(By the way, since this program speaks of Kerr in the present tense – and doesn’t note her October 2007 death – I would assume the DVD went into production too late to acknowledge her passing.)
*Directed by Leo McCarey goes for 22 minutes, 32 seconds and includes film historian Scott McIsaac, authors/film professors Wes Gehring and Paul Harrill, author/filmmaker Peter Bogdanovich, and USC Cinema-Television Professor Rick Jewell. “Directed” gives us a basic look at McCarey’s life and career. Actually, “basic” seems unfair, as it provides a pretty solid examination of the man and his work. The presentation is very meat and potatoes, but what it lacks in flash it makes up for with a great deal of good details. This turns into a satisfying biography.
Next comes the 16-minute and six-second *A Producer to Remember: Jerry Wald. We get notes from brother/screenwriter Malvin Wald, sons Andrew and Robby Wald, writer Richard Baer, and widow Constance Wald. Ala the McCarey piece, this one provides a look at the life and career of producer Wald. It’s also a solid discussion of the man, as it gives us the appropriate details.
For the *The Look of An Affair to Remember, we find nine minutes and one second with Bogdanovich, Gehring, Jewell, and film historian John Cork. The featurette discusses the movie’s framing, color palette, and other visual choices. It proves quite insightful and interesting.
After this we find an episode of AMC Backstory devoted to An Affair to Remember. This 24-minute and 25-second program features interviews with Kerr, Bogdanovich, Sophia Loren biographer A.E. Hotchner, Cary Grant biographer Roy Moseley, former assistant to Affair producer Jerry Wald Curtis Harrington, Kerr’s daughter Francesca Shrapnel, film historian Rudy Behlmer, Cary Grant biographer Nancy Nelson, Kerr’s manager and friend Anne Hutton, Deborah Kerr biographer Eric Braun, Houseboat director Melville Shavelson, and Sleepless In Seattle actress Rita Wilson.
If you’ve seen prior episodes of “Backstory”, you’ll know what to expect here. The program covers Remember fairly well, though it takes a somewhat sensationalistic point of view. It delves heavily into the personal romantic lives of its stars as well as the problems confronted by its director. Some material about the film’s creation also appears, and we also hear about the movie’s success and its continued life. However, the other elements dominate. While I’d prefer more coverage of the flick itself, “Backstory” still provides a fairly compelling look at the circumstances that surrounded Remember.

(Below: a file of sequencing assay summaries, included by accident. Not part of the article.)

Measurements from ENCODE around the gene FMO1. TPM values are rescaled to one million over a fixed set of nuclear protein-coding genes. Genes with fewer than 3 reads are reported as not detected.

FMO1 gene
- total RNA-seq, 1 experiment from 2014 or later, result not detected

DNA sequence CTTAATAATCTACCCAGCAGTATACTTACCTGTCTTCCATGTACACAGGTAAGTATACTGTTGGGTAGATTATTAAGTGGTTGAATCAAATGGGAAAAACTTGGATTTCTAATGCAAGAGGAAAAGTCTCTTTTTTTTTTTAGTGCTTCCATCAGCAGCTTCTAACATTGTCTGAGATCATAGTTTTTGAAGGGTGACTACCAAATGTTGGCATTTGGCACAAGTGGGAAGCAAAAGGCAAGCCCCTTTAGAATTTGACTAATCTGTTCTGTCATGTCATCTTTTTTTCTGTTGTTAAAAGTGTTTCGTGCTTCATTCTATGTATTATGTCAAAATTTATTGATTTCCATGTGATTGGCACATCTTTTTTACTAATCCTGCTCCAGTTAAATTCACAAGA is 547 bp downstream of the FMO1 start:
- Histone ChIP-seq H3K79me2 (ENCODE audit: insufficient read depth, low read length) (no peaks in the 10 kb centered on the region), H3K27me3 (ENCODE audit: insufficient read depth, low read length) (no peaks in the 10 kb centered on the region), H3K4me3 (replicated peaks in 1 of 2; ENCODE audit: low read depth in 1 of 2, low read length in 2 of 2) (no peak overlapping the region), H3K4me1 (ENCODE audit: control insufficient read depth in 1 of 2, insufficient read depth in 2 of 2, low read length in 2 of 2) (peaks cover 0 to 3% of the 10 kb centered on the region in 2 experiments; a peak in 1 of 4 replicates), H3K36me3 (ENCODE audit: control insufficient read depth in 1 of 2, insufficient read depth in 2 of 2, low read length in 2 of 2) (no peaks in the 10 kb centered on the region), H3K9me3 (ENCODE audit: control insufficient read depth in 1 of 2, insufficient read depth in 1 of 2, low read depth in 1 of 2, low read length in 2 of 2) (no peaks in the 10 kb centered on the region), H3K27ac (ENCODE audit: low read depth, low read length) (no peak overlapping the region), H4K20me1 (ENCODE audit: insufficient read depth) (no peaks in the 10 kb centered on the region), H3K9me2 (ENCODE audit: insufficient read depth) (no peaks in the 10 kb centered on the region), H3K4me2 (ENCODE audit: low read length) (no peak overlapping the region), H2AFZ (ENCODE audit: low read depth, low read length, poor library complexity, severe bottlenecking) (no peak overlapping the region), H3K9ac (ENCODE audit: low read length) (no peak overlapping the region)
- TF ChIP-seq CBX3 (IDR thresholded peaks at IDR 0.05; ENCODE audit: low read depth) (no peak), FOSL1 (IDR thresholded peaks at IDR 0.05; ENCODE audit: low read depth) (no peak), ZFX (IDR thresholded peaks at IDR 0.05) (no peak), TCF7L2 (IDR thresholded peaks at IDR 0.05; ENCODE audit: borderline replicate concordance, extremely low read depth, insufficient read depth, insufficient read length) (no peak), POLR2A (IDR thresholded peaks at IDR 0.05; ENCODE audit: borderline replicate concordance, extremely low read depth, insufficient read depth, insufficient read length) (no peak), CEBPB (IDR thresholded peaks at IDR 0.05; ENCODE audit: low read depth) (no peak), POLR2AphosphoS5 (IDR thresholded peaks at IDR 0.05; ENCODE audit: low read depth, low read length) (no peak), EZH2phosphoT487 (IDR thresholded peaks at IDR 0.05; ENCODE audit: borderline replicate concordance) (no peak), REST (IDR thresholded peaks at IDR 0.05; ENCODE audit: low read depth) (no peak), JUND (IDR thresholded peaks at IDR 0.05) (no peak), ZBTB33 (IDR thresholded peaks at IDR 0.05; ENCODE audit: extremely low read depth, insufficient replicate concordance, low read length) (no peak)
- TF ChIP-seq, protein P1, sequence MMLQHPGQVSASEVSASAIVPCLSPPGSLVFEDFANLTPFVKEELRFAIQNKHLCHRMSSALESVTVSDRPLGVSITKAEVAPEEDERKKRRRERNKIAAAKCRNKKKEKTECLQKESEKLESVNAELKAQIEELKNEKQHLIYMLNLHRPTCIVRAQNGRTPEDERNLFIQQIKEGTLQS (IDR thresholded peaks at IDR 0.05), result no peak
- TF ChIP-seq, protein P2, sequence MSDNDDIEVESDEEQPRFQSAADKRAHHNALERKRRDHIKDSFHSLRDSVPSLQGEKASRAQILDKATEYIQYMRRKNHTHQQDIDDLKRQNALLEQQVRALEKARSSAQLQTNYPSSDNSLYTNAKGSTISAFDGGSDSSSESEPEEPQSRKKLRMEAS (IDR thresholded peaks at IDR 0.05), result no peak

A few smaller extras round out the set. A Movietone News newsreel covers the film’s shipboard premiere. This 56-second clip seems insubstantial but mildly interesting. We also find the film’s trailer plus a small Still Gallery. The 30-shot collection mixes publicity stills, behind the scenes shots, and wardrobe tests. (Note that both the “50th Anniversary” and “Studio Classics” DVDs include still galleries but this one is a little more extensive; the prior disc only presented 22 photos.)
Don’t expect much from the *Poster Gallery, as it features a mere two images! In the DVD’s case, you’ll find reproductions of vintage *Lobby Cards. The package provides four black and white stills.
During Sleepless In Seattle, a female character makes the claim that “Men never get this movie” in reference to An Affair to Remember. I think she was correct, but I guess if guys can have their inane action movies, women can indulge in weepy romances. An Affair to Remember seems trite and lackluster to me, although its leads help enliven it somewhat. The DVD offers somewhat erratic but generally good picture and sound as well as a reasonable roster of supplements. No one will ever count me as a fan of the flick, but those who do enjoy the movie should like this DVD.
Since this is the third DVD release of Affair, pursestrings issues arise for fans. For those who own no prior version of the flick, it’s really a toss-up between this “50th Anniversary Edition” and the 2003 “Studio Classics” release. It looks like that one remains in print, and it boasts a retail price $5 lower than this one’s $19.98. That’s not a huge difference, but since both releases feature identical picture and audio, it may push you toward the cheaper one. Some of the new extras are good, but I don’t know if they offer enough substance to merit the extra money.
As for those fans who already have the “Studio Classics” disc, I don’t imagine they’ll want to double-dip here. Again, the only difference comes from the smattering of new extras. Since I’m not sure if they’re worth the $5 differential between the two releases for those who own neither set, they’re definitely not worth a full new purchase. This is the best version of Affair on the market, but it doesn’t exactly blow away its predecessor.
To rate this film visit the Fox Studio Classics review of AN AFFAIR TO REMEMBER